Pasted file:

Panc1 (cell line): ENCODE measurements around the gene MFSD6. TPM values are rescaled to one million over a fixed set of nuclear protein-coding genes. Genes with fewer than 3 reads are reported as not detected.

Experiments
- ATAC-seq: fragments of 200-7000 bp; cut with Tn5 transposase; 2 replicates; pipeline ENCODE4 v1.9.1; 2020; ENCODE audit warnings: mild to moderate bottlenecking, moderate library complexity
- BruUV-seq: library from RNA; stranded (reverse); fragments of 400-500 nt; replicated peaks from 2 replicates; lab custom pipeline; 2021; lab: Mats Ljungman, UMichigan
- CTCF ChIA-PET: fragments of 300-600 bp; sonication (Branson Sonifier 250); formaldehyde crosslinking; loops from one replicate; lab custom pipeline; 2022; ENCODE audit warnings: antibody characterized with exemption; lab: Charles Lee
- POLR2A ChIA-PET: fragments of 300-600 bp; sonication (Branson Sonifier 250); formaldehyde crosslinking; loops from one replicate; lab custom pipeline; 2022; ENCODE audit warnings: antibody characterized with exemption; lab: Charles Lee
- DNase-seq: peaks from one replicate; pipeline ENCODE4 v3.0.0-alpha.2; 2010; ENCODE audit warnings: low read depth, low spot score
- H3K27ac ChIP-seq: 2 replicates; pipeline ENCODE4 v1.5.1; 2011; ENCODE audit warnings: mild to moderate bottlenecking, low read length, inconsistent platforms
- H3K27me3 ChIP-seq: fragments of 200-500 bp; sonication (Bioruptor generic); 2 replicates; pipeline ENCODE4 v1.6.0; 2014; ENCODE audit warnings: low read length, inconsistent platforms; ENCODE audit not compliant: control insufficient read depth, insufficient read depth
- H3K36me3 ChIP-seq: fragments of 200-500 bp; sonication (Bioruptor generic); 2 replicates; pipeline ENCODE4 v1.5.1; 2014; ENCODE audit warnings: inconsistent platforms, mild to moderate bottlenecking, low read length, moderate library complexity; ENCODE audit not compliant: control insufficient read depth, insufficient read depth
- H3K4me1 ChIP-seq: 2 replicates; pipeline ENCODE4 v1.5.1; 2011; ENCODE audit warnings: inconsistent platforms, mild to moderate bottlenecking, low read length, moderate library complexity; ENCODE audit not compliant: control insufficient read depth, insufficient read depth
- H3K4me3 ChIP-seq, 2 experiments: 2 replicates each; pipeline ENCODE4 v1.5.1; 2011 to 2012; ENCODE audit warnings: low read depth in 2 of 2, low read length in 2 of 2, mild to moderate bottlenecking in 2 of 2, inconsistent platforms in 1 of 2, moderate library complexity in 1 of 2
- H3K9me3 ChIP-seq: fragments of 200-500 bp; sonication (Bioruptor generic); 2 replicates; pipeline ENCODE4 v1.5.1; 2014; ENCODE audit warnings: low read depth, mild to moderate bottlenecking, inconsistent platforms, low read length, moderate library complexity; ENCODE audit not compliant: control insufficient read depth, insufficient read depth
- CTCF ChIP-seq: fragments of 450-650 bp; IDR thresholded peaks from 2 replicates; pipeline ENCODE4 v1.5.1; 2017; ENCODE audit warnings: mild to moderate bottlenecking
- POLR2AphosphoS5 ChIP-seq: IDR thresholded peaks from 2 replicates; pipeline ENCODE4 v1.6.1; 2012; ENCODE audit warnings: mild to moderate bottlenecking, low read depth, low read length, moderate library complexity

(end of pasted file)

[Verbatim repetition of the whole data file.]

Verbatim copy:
Panc1 (cell line): ENCODE measurements around the gene MFSD6. TPM values are rescaled to one million over a fixed set of nuclear protein-coding genes. Genes with fewer than 3 reads are reported as not detected.

Experiments
- ATAC-seq: fragments of 200-7000 bp; cut with Tn5 transposase; 2 replicates; pipeline ENCODE4 v1.9.1; 2020; ENCODE audit warnings: mild to moderate bottlenecking, moderate library complexity
- BruUV-seq: library from RNA; stranded (reverse); fragments of 400-500 nt; replicated peaks from 2 replicates; lab custom pipeline; 2021; lab: Mats Ljungman, UMichigan
- CTCF ChIA-PET: fragments of 300-600 bp; sonication (Branson Sonifier 250); formaldehyde crosslinking; loops from one replicate; lab custom pipeline; 2022; ENCODE audit warnings: antibody characterized with exemption; lab: Charles Lee
- POLR2A ChIA-PET: fragments of 300-600 bp; sonication (Branson Sonifier 250); formaldehyde crosslinking; loops from one replicate; lab custom pipeline; 2022; ENCODE audit warnings: antibody characterized with exemption; lab: Charles Lee
- DNase-seq: peaks from one replicate; pipeline ENCODE4 v3.0.0-alpha.2; 2010; ENCODE audit warnings: low read depth, low spot score
- H3K27ac ChIP-seq: 2 replicates; pipeline ENCODE4 v1.5.1; 2011; ENCODE audit warnings: mild to moderate bottlenecking, low read length, inconsistent platforms
- H3K27me3 ChIP-seq: fragments of 200-500 bp; sonication (Bioruptor generic); 2 replicates; pipeline ENCODE4 v1.6.0; 2014; ENCODE audit warnings: low read length, inconsistent platforms; ENCODE audit not compliant: control insufficient read depth, insufficient read depth
- H3K36me3 ChIP-seq: fragments of 200-500 bp; sonication (Bioruptor generic); 2 replicates; pipeline ENCODE4 v1.5.1; 2014; ENCODE audit warnings: inconsistent platforms, mild to moderate bottlenecking, low read length, moderate library complexity; ENCODE audit not compliant: control insufficient read depth, insufficient read depth
- H3K4me1 ChIP-seq: 2 replicates; pipeline ENCODE4 v1.5.1; 2011; ENCODE audit warnings: inconsistent platforms, mild to moderate bottlenecking, low read length, moderate library complexity; ENCODE audit not compliant: control insufficient read depth, insufficient read depth
- H3K4me3 ChIP-seq, 2 experiments: 2 replicates each; pipeline ENCODE4 v1.5.1; 2011 to 2012; ENCODE audit warnings: low read depth in 2 of 2, low read length in 2 of 2, mild to moderate bottlenecking in 2 of 2, inconsistent platforms in 1 of 2, moderate library complexity in 1 of 2
- H3K9me3 ChIP-seq: fragments of 200-500 bp; sonication (Bioruptor generic); 2 replicates; pipeline ENCODE4 v1.5.1; 2014; ENCODE audit warnings: low read depth, mild to moderate bottlenecking, inconsistent platforms, low read length, moderate library complexity; ENCODE audit not compliant: control insufficient read depth, insufficient read depth
- CTCF ChIP-seq: fragments of 450-650 bp; IDR thresholded peaks from 2 replicates; pipeline ENCODE4 v1.5.1; 2017; ENCODE audit warnings: mild to moderate bottlenecking
- POLR2AphosphoS5 ChIP-seq: IDR thresholded peaks from 2 replicates; pipeline ENCODE4 v1.6.1; 2012; ENCODE audit warnings: mild to moderate bottlenecking, low read depth, low read length, moderate library complexity